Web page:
In each of the five photoperiodism studies, the whole body mass of animals in long photoperiods was significantly greater than the animals in short photoperiods (at least P<0.05). Consequently, all specific organ masses are expressed as a percentage of the total body mass, as shown in Table1. In all experiments, the paired percentage testicular masses were significantly lower (P<0.001) in short-photoperiod animals than in long-photoperiod animals. In animals that received a daily pulse of low-irradiance monochromatic 320, 340, 360 or 500nm radiation, percentage testicular masses were similar to those animals in long photoperiods. In contrast, the hamsters treated with 725nm visible light had percentage testicular masses similar to those of animals kept in a short photoperiod. Fig.2A illustrates the testicular responses of juvenile male hamsters to 2 weeks of photoperiod and wavelength treatment.
In all five experiments, percentage thymus mass was lower after exposure to long photoperiods than after exposure to short photoperiods. In four of the groups, animals in long photoperiods had significantly (P<0.05 to P<0.001) lower percentage thymus mass than animals in short photoperiods. In the experiment using a 340nm pulse, there was a trend for lower percentage thymus mass, but it was not statistically significant. Animals in short photoperiods with a daily pulse of 320, 340, 360 or 500nm monochromatic radiation had percentage thymus mass similar to those of animals in long photoperiods. In contrast, the hamsters treated with 725nm visible light had percentage thymus mass similar to those of animals kept in a short photoperiod. Thus, all UV-A wavelengths tested modified the development of the thymus, as did the 500nm visible stimulus, but not the longer-wavelength visible stimulus of 725nm. Fig.2B illustrates a sample of the thymic responses of juvenile male hamsters to 2 weeks of photoperiod and wavelength treatment.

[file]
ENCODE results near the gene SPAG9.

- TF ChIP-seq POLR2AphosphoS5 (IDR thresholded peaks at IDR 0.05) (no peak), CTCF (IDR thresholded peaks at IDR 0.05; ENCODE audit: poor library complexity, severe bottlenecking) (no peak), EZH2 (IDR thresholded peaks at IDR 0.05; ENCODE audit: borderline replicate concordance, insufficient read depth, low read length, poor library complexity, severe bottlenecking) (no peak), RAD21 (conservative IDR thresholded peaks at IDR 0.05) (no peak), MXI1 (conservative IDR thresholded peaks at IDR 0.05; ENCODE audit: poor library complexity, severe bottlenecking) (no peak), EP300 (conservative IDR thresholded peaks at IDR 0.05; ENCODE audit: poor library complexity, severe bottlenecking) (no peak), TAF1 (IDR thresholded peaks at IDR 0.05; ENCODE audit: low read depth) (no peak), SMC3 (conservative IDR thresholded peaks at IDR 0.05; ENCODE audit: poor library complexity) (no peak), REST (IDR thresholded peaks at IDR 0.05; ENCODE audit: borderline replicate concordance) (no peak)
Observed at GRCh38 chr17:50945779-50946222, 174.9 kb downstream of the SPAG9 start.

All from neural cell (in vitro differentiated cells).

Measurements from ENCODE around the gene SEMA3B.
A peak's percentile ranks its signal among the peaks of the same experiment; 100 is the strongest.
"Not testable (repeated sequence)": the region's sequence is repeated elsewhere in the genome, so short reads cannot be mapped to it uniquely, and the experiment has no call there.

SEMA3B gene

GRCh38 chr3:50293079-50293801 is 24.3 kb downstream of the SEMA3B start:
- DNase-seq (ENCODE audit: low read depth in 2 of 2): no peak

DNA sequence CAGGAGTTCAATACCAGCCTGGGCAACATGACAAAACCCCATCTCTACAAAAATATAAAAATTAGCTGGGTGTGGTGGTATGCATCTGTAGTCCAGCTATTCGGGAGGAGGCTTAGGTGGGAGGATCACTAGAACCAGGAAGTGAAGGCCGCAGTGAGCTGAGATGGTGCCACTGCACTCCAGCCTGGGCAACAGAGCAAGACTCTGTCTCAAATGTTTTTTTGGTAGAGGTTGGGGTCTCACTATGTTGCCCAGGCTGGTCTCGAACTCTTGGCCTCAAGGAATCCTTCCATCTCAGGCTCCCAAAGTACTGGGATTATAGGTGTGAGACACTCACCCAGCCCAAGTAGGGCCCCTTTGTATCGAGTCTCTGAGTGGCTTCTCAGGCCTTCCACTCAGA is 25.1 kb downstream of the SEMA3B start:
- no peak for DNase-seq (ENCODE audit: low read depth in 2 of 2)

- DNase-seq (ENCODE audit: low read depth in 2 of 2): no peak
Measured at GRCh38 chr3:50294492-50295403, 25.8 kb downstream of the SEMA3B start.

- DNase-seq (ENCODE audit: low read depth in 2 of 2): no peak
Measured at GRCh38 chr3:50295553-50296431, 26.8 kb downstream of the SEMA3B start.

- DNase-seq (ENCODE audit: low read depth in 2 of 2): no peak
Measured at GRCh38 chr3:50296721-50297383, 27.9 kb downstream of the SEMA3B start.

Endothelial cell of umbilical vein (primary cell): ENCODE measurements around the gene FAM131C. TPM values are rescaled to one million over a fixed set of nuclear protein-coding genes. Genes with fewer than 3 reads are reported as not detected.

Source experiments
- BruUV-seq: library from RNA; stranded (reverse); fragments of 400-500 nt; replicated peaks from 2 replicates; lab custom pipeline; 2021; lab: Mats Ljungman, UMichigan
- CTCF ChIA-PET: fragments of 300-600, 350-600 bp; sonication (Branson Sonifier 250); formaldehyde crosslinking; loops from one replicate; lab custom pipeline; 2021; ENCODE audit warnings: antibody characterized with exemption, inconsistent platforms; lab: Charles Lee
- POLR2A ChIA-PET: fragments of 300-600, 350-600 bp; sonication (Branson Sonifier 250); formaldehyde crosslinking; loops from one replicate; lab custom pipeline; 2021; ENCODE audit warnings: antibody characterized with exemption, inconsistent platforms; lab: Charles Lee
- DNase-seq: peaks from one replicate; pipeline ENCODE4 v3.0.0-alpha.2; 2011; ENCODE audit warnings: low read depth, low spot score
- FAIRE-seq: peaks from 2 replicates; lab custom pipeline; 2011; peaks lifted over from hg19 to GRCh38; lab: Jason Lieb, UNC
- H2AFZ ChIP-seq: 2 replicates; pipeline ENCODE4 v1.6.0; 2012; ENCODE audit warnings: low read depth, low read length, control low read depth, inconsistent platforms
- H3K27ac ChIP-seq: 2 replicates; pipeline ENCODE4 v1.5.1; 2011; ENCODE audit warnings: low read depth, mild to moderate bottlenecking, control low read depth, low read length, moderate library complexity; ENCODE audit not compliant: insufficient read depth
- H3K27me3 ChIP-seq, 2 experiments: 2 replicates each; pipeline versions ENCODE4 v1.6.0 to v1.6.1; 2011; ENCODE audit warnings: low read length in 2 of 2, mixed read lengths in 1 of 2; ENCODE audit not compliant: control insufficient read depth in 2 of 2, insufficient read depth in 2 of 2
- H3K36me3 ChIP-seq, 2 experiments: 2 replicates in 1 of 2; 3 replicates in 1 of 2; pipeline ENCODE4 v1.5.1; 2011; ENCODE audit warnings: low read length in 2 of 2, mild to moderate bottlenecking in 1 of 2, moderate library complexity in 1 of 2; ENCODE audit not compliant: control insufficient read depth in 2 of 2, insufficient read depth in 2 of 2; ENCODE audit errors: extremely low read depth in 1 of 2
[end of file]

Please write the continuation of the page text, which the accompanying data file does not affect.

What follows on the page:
The data from this study demonstrate that the Siberian hamster lens transmits ultraviolet wavelengths down to 300nm and that this transmission is nearly equivalent to that of wavelengths in the visible portion of the electromagnetic spectrum. In addition, the results show that monochromatic UV-A wavelengths at 320, 340 and 360nm can regulate both reproductive and immune responses to short photoperiods to the same extent as monochromatic light at 500nm. In contrast, long-wavelength light at 725nm did not block the short-photoperiod responses of the reproductive and immune systems. These results demonstrate that near ultraviolet radiation is capable of regulating the Siberian hamster’s photoperiodic reproductive and immunologic responses.
Classically, ultraviolet radiation has been considered to be ‘non-visible’ to mammals. Indeed, most controlled, laboratory research on the regulation of circadian and circannual rhythms in mammals employed lamps that principally emit ‘visible’ light (Aschoff, 1981; Binkley, 1990). By international convention, ‘visible’ electromagnetic energy extends from 760nm to 380nm, while ultraviolet radiation is divided into three major bandwidths: UV-A, 400–315nm; UV-B, 315–280nm; and UV-C, 280–200nm (Commission Internationale De L’Eclairage, 1987). The data reported here suggest that these definitions are anthropomorphic and may be less relevant to the photic environment of Siberian hamsters. In terms of photoperiodic responses, hamsters responded to the monochromatic UV-A stimuli as if they were ‘visible’, while they did not respond to the ‘visible’ 725nm stimulus.